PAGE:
It might seem obvious that in order to train for self defense one should find the best self defense martial art. Of course this is only part of it. One must understand the concepts offered in your martial art of choice. Those who run martial arts schools say that their program or their martial art classes have a self-defense component. It may be true but what portion is really dedicated to the ultimate aim of self-defense and that would be to defend against common assaults? Tournament training are often a big portion of the training. Tournament training is yet another variation of fighting concepts and not at all what is needed to prepare for violent assaults in society.
The most popular martial arts today have their roots in military applications which is much, much different than is the situation on the streets of our modern world. Assaults on our streets today are usually by surprise attack or abduction. By contrast, in a military situation, encounters are often expected or planned. Even ambushes are not totally unexpected. Soldiers have heavy gear on and they usually have a heavy weapon not to mention knives, side-arm and other implements.
Soldiers in bygone eras had long spears, halberds, swords, club-like weapons and so on. They might have been on foot or they might have been on horseback. The methods to fight in these circumstances was drastically different. The techniques taught to these soldiers was relatively simple and not terribly thorough. After-all, their main defense was good balance on uneven ground (stance work) and physical fitness.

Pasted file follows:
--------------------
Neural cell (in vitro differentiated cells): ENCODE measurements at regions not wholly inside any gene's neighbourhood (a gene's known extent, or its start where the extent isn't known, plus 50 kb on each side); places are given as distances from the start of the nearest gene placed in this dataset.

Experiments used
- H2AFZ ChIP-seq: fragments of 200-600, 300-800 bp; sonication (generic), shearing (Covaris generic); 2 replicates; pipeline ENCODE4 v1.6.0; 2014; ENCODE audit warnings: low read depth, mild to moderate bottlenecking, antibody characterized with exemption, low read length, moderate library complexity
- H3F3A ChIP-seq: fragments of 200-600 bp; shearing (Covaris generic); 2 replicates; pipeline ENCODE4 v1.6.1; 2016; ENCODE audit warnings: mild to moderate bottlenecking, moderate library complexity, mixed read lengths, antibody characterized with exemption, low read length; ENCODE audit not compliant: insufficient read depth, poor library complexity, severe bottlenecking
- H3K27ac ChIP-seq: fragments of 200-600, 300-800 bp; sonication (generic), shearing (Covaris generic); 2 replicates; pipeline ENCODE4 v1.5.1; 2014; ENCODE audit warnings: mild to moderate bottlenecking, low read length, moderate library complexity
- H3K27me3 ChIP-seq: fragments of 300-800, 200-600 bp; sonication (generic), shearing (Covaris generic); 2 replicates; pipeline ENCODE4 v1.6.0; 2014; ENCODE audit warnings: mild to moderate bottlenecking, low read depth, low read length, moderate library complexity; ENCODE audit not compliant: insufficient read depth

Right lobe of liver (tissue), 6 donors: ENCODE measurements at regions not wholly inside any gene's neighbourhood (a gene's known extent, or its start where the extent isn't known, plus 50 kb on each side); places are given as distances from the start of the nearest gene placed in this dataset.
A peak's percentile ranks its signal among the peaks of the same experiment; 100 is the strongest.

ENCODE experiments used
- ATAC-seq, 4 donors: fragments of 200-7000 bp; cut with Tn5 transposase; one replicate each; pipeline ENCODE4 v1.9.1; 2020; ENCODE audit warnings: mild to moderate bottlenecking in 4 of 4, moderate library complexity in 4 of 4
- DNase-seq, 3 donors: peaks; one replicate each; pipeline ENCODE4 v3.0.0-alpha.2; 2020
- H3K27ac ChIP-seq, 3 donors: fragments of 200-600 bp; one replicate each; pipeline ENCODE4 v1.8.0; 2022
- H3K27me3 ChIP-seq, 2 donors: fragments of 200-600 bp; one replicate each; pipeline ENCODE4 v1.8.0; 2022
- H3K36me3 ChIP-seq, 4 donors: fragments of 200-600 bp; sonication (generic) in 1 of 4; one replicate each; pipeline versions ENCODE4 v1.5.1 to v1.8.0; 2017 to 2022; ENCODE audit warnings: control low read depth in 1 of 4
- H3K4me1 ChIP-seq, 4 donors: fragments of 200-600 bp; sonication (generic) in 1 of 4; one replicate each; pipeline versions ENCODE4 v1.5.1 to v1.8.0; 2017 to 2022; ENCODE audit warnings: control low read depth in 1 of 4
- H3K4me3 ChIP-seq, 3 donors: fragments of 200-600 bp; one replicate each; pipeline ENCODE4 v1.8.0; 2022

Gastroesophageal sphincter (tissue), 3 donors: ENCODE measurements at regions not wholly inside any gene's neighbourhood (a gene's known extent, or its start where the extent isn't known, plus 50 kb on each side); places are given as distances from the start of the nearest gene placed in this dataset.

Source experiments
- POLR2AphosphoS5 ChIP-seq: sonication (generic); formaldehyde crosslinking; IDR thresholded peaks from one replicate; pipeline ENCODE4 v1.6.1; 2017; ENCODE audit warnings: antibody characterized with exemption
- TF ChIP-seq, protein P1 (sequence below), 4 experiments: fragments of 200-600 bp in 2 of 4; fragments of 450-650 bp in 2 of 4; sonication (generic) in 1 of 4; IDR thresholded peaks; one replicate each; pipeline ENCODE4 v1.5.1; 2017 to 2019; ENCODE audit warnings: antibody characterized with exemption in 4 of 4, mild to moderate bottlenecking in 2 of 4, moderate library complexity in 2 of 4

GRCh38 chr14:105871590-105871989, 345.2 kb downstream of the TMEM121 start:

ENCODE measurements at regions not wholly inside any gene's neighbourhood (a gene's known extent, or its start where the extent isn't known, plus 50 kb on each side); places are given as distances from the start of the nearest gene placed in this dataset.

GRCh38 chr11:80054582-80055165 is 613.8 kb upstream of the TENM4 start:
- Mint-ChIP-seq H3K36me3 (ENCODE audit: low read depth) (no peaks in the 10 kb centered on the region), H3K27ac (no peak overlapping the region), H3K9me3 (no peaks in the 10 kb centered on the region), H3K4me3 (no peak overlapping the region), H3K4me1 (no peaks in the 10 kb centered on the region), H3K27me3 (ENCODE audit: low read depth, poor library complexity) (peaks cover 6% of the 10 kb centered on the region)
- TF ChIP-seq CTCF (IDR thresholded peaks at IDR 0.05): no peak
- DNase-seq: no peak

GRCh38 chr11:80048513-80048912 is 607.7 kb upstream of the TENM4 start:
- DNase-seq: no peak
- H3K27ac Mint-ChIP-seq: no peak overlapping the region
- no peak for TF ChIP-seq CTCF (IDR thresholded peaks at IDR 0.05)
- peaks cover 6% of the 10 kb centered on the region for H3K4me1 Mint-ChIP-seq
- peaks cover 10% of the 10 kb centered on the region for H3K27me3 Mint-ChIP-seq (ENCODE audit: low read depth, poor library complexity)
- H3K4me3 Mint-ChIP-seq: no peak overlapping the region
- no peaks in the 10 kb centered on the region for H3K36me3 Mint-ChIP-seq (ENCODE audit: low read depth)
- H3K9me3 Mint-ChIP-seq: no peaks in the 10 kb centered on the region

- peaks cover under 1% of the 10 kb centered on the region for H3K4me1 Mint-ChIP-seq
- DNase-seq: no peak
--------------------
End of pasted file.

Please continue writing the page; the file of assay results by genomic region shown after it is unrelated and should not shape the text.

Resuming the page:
One example of a martial art that has a focused purpose of civilian self-defense is Leung Ting WingTsun®.
Wing Tsun™ was developed as a secret self-defense system and not as a sport at all since its beginnings about 300 years ago. Due to its completely different types of punches, stances and close-range emphasis, it has not been incorporated into today’s point-style tournaments successfully.
To be sure, Wing Tsun has its theory basis. Its basic training prepares a student with this basis. At first you have Wing Tsun technique against Wing Tsun technique. Not long after, however, common attack methods are incorporated into training drills. No consideration is made for any tournament application. This fact makes a considerable difference in the abilities one gains for practical self-defense.
Wing Tsun classes throughout our organization do not use multiple sets of choreographed self-defense scenarios. We start with simple attack examples and then base the defenses on circumstances and sticky hands skills.
Sticky hands skills (chi sau) are a significant skill set. In order to get a true idea in real time of an attacker’s actual movements, we use the sense of touch to gauge what are attacker is actually doing instead of relying on guess work, body language, fakes, feints and similar non-touch deceptions.
Significant self-defense skills are of greater interest to average people in the unpredictable times we live in. Finding the best self defense martial art seems like a worthwhile goal these days